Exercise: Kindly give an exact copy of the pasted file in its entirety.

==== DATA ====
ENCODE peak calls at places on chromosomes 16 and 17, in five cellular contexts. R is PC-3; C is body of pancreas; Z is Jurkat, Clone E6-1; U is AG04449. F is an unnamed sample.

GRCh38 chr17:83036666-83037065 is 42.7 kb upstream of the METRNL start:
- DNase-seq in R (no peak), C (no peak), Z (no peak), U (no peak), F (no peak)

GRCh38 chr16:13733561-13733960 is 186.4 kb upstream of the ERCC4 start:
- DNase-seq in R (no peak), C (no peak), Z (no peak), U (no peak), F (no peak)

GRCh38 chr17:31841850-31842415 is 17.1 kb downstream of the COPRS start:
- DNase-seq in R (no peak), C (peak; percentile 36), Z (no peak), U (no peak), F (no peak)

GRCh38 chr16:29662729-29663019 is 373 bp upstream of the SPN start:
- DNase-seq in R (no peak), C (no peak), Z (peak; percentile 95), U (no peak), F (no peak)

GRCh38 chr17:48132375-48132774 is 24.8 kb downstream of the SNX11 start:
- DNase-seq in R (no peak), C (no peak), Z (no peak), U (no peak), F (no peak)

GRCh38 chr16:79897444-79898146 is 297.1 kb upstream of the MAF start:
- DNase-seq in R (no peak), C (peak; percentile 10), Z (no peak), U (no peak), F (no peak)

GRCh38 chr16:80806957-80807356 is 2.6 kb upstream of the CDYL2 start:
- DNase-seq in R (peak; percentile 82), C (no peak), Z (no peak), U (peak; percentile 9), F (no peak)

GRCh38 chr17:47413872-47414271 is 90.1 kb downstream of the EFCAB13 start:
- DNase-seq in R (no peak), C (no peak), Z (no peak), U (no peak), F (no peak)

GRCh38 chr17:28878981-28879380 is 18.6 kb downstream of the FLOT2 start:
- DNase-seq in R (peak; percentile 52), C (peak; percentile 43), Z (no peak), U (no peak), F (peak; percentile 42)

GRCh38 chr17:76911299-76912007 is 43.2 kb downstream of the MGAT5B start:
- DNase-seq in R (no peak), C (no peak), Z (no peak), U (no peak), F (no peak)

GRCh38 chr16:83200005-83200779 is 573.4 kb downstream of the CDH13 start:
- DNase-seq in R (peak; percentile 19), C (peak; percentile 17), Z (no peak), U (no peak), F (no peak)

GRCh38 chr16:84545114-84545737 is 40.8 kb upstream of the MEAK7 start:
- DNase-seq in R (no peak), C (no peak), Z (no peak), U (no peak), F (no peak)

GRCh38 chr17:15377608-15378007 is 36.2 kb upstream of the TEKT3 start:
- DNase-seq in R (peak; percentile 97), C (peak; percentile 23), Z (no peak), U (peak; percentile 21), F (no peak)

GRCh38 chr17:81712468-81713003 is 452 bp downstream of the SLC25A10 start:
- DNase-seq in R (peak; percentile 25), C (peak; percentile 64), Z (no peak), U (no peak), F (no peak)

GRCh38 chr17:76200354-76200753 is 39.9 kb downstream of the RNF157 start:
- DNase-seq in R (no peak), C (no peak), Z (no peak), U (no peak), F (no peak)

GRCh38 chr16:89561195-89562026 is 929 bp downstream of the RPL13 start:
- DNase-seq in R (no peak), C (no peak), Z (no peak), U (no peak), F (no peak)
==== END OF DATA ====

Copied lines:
ENCODE peak calls at places on chromosomes 16 and 17, in five cellular contexts. R is PC-3; C is body of pancreas; Z is Jurkat, Clone E6-1; U is AG04449. F is an unnamed sample.

GRCh38 chr17:83036666-83037065 is 42.7 kb upstream of the METRNL start:
- DNase-seq in R (no peak), C (no peak), Z (no peak), U (no peak), F (no peak)

GRCh38 chr16:13733561-13733960 is 186.4 kb upstream of the ERCC4 start:
- DNase-seq in R (no peak), C (no peak), Z (no peak), U (no peak), F (no peak)

GRCh38 chr17:31841850-31842415 is 17.1 kb downstream of the COPRS start:
- DNase-seq in R (no peak), C (peak; percentile 36), Z (no peak), U (no peak), F (no peak)

GRCh38 chr16:29662729-29663019 is 373 bp upstream of the SPN start:
- DNase-seq in R (no peak), C (no peak), Z (peak; percentile 95), U (no peak), F (no peak)

GRCh38 chr17:48132375-48132774 is 24.8 kb downstream of the SNX11 start:
- DNase-seq in R (no peak), C (no peak), Z (no peak), U (no peak), F (no peak)

GRCh38 chr16:79897444-79898146 is 297.1 kb upstream of the MAF start:
- DNase-seq in R (no peak), C (peak; percentile 10), Z (no peak), U (no peak), F (no peak)

GRCh38 chr16:80806957-80807356 is 2.6 kb upstream of the CDYL2 start:
- DNase-seq in R (peak; percentile 82), C (no peak), Z (no peak), U (peak; percentile 9), F (no peak)

GRCh38 chr17:47413872-47414271 is 90.1 kb downstream of the EFCAB13 start:
- DNase-seq in R (no peak), C (no peak), Z (no peak), U (no peak), F (no peak)

GRCh38 chr17:28878981-28879380 is 18.6 kb downstream of the FLOT2 start:
- DNase-seq in R (peak; percentile 52), C (peak; percentile 43), Z (no peak), U (no peak), F (peak; percentile 42)

GRCh38 chr17:76911299-76912007 is 43.2 kb downstream of the MGAT5B start:
- DNase-seq in R (no peak), C (no peak), Z (no peak), U (no peak), F (no peak)

GRCh38 chr16:83200005-83200779 is 573.4 kb downstream of the CDH13 start:
- DNase-seq in R (peak; percentile 19), C (peak; percentile 17), Z (no peak), U (no peak), F (no peak)

GRCh38 chr16:84545114-84545737 is 40.8 kb upstream of the MEAK7 start:
- DNase-seq in R (no peak), C (no peak), Z (no peak), U (no peak), F (no peak)

GRCh38 chr17:15377608-15378007 is 36.2 kb upstream of the TEKT3 start:
- DNase-seq in R (peak; percentile 97), C (peak; percentile 23), Z (no peak), U (peak; percentile 21), F (no peak)

GRCh38 chr17:81712468-81713003 is 452 bp downstream of the SLC25A10 start:
- DNase-seq in R (peak; percentile 25), C (peak; percentile 64), Z (no peak), U (no peak), F (no peak)

GRCh38 chr17:76200354-76200753 is 39.9 kb downstream of the RNF157 start:
- DNase-seq in R (no peak), C (no peak), Z (no peak), U (no peak), F (no peak)

GRCh38 chr16:89561195-89562026 is 929 bp downstream of the RPL13 start:
- DNase-seq in R (no peak), C (no peak), Z (no peak), U (no peak), F (no peak)